Also, now that I am thinking about it. even if the pumps are plumbed correctly, they may still be fighting each other since one may be pushing more flow than the other. If the one in the wheel well is pushing more than the one feeding it it will cavitate the first pump in line. If the first pump in line is pushing more than the one it is feeding it can possibly overwork the second pump.

Hope this helps.
You can be a mechanic or technician...The choice is in HOW you fix it, not THAT you fix it.
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78 Fuel Pump Relay and Fuse 07 Jul 2017 20:30 #19863


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I believe I answered this on rennlist as well, but the two pumps are correct, and in the correct location for an early car. Some early cars, like mine and yours, have the pumps as you describe, some early cars have an in tank pump and one in the fender well. Either you have the wrong pumps installed, as one is higher volume than the other, or one or both are failing, or you have a restriction in the fuel line, or a very poor wiring connection. Please update your progress. Good luck!

Ron
1978 5sp #30 - Rescue
1979 5sp - Rescue
1982 5sp. - Rescue
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78 Fuel Pump Relay and Fuse 11 Jul 2017 20:16 #19873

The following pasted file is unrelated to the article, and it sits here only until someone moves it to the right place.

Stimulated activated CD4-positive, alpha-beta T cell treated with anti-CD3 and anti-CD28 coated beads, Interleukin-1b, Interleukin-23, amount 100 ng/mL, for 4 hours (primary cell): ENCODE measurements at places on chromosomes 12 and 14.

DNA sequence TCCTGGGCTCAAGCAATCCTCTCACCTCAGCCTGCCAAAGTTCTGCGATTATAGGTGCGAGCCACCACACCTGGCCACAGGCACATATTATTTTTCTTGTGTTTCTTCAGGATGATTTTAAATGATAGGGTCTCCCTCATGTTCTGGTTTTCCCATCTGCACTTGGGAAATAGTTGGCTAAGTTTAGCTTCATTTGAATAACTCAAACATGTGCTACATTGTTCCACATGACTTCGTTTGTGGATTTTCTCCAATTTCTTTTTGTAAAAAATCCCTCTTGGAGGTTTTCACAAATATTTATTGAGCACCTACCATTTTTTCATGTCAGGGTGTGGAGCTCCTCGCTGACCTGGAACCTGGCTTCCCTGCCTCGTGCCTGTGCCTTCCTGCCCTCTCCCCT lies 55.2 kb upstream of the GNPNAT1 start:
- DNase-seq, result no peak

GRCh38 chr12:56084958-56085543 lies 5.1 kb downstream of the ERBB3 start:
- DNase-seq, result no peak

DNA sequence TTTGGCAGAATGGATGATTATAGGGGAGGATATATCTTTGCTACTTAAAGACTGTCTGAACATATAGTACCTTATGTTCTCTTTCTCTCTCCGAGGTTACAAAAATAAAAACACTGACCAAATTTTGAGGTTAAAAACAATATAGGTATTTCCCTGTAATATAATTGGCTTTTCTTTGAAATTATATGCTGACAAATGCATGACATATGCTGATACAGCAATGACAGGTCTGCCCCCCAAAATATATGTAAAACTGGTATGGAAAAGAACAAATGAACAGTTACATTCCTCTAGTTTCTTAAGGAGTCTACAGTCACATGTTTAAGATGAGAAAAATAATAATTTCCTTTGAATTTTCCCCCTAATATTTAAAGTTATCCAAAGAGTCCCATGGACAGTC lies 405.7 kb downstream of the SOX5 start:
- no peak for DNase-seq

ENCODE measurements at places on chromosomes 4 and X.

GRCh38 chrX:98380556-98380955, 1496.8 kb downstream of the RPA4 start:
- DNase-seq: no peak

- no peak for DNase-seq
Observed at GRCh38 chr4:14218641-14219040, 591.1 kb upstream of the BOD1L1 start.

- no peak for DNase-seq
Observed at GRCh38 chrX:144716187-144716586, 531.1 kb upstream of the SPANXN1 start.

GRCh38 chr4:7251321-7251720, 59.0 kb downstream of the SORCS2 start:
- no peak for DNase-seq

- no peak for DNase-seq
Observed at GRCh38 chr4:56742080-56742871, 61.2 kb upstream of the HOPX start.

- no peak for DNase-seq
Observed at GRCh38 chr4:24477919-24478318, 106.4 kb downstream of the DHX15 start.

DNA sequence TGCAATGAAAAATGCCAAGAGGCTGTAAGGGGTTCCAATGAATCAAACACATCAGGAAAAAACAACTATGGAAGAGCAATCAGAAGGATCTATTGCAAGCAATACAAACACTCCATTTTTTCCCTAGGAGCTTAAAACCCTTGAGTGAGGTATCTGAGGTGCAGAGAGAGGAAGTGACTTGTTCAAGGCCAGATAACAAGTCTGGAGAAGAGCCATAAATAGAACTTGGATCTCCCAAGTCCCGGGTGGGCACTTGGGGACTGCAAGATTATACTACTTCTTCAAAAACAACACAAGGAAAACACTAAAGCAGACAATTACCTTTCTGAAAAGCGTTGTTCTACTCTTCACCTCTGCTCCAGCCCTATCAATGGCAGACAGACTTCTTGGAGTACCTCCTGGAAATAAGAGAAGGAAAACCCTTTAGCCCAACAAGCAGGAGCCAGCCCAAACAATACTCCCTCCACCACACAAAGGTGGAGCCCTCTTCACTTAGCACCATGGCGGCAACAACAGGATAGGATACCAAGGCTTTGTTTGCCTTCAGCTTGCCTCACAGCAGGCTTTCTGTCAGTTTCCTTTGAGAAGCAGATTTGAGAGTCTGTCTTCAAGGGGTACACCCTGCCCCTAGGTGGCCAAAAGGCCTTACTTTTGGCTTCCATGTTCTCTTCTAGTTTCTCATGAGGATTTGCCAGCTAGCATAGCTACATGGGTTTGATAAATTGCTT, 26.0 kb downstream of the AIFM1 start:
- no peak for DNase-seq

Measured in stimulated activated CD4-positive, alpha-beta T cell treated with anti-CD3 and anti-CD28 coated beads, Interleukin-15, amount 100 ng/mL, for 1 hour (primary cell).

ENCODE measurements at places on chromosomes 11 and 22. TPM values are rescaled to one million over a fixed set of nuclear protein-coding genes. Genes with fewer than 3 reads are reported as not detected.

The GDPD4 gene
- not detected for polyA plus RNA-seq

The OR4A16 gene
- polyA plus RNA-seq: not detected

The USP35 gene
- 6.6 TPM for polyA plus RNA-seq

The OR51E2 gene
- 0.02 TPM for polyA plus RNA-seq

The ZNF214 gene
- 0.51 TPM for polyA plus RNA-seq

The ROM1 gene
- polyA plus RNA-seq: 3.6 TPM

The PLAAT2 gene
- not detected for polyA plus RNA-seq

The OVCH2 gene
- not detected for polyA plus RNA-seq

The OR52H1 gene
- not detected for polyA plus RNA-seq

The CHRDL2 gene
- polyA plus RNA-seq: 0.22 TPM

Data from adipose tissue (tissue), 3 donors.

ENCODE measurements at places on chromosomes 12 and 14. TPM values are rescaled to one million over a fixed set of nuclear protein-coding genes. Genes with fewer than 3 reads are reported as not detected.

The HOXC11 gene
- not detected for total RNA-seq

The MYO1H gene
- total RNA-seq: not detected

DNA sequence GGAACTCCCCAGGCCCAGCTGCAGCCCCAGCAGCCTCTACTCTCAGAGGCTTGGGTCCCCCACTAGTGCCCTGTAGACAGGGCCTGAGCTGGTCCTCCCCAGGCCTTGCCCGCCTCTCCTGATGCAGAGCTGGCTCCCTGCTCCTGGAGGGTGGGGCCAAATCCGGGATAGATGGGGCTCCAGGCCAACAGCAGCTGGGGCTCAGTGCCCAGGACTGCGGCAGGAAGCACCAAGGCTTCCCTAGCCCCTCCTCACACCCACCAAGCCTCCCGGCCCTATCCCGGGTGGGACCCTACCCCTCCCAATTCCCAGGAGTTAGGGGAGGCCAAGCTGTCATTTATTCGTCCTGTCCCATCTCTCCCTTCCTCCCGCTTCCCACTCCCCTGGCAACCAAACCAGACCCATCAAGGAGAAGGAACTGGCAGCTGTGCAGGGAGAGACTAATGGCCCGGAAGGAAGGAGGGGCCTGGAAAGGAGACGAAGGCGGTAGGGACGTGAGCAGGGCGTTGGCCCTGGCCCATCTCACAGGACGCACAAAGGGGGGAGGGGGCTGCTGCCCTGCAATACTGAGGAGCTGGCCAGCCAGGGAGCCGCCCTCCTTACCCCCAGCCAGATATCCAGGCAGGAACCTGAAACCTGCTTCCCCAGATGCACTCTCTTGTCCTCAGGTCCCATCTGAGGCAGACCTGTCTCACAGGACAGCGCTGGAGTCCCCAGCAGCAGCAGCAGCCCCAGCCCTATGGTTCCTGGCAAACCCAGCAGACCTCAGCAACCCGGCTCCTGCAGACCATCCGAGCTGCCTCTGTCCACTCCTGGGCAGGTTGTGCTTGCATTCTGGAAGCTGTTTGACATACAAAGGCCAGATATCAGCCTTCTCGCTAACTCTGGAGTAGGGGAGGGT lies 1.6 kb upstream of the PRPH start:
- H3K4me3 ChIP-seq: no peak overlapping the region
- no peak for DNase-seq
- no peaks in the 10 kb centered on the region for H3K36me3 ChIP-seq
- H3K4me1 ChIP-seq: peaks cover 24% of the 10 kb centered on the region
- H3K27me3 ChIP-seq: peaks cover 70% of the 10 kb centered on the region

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Update- I THINK the problem has been resolved. We purchased a multimeter that measures >25amps. This had a detachable hook that looped around the wire, very easy to use. First measured at the fuse panel and amps were 24.9. This caused the fuse and relay to be very hot and melt but didn't quite pop the fuse. Next measured amps at the first pump at the rear of the car, it measured approx 16.3 amps. Next measured the pump in the rear passenger wheel well, it measured approx 8.6 amps. 16.3 + 8.6 = 24.9. Next verified the part numbers on the pump, the rear pass 930-608-11300, and the rear was bosch 058-025-498, which was an incorrect pump part number for this car! I then verified with pelicanparts the correct part number for the 1st external pump at the rear, 911-608-102-00. After installing this pump, total amps at the fuse panel now measure approx. 14.1 amps at idle. This also fixed the loudness of the pump in the rear pass wheel well to now be quiet while running, instead of the loud whine previously. The fuel pump relay is warm while running, so if anyone has any comments as to the temp of the relay that is normal while running, that would be helpful.